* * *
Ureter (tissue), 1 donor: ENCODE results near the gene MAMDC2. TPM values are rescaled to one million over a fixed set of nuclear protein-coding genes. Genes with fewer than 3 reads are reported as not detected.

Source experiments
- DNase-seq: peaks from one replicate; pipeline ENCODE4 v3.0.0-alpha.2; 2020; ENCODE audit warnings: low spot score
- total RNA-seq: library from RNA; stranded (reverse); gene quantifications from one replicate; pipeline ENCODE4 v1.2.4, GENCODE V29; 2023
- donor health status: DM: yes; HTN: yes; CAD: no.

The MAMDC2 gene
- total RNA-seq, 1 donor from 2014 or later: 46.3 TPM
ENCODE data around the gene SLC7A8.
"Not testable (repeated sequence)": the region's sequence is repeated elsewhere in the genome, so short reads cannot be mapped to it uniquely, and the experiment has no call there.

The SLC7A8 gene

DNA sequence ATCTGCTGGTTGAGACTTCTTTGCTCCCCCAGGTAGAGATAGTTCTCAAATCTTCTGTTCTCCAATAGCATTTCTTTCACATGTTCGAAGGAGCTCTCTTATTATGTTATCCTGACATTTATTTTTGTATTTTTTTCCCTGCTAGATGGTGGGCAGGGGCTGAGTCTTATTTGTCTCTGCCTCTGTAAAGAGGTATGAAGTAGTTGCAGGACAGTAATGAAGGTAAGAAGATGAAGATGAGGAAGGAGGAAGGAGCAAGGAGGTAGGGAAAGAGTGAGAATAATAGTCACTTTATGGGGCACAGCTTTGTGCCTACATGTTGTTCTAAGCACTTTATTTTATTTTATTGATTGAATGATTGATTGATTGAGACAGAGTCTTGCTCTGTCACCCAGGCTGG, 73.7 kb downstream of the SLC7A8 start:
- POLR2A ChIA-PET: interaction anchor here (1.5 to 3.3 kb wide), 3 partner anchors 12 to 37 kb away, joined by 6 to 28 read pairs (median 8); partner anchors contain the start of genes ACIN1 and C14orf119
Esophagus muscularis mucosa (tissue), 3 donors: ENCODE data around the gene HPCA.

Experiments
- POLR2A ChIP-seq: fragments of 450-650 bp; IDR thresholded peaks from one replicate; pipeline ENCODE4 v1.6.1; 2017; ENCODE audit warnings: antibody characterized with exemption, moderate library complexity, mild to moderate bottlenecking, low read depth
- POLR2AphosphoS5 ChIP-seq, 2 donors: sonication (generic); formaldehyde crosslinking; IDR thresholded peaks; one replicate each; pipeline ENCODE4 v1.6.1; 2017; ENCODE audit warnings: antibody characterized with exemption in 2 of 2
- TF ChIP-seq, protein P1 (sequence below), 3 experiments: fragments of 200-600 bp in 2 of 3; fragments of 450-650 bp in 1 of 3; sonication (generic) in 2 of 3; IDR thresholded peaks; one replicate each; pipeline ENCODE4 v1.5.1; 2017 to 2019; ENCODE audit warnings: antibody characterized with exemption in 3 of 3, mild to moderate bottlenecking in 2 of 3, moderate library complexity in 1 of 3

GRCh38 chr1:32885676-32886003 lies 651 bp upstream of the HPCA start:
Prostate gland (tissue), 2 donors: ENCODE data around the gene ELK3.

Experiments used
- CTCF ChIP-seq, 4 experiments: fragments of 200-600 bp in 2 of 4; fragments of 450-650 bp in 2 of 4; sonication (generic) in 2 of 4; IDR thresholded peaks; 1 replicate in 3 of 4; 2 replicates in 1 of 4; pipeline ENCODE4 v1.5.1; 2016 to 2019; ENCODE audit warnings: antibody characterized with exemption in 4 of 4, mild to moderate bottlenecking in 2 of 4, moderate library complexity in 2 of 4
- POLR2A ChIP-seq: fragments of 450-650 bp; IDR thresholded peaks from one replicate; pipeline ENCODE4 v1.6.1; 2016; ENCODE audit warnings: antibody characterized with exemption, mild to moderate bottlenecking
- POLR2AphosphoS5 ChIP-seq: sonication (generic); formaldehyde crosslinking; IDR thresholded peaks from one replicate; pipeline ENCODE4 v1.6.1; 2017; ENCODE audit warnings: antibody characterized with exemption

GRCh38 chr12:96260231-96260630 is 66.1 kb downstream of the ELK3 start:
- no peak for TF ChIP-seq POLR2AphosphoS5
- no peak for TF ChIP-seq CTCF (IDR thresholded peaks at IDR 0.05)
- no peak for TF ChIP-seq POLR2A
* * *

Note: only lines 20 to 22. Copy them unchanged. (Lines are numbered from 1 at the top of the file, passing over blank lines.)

Experiments used
- CTCF ChIP-seq, 4 experiments: fragments of 200-600 bp in 2 of 4; fragments of 450-650 bp in 2 of 4; sonication (generic) in 2 of 4; IDR thresholded peaks; 1 replicate in 3 of 4; 2 replicates in 1 of 4; pipeline ENCODE4 v1.5.1; 2016 to 2019; ENCODE audit warnings: antibody characterized with exemption in 4 of 4, mild to moderate bottlenecking in 2 of 4, moderate library complexity in 2 of 4
- POLR2A ChIP-seq: fragments of 450-650 bp; IDR thresholded peaks from one replicate; pipeline ENCODE4 v1.6.1; 2016; ENCODE audit warnings: antibody characterized with exemption, mild to moderate bottlenecking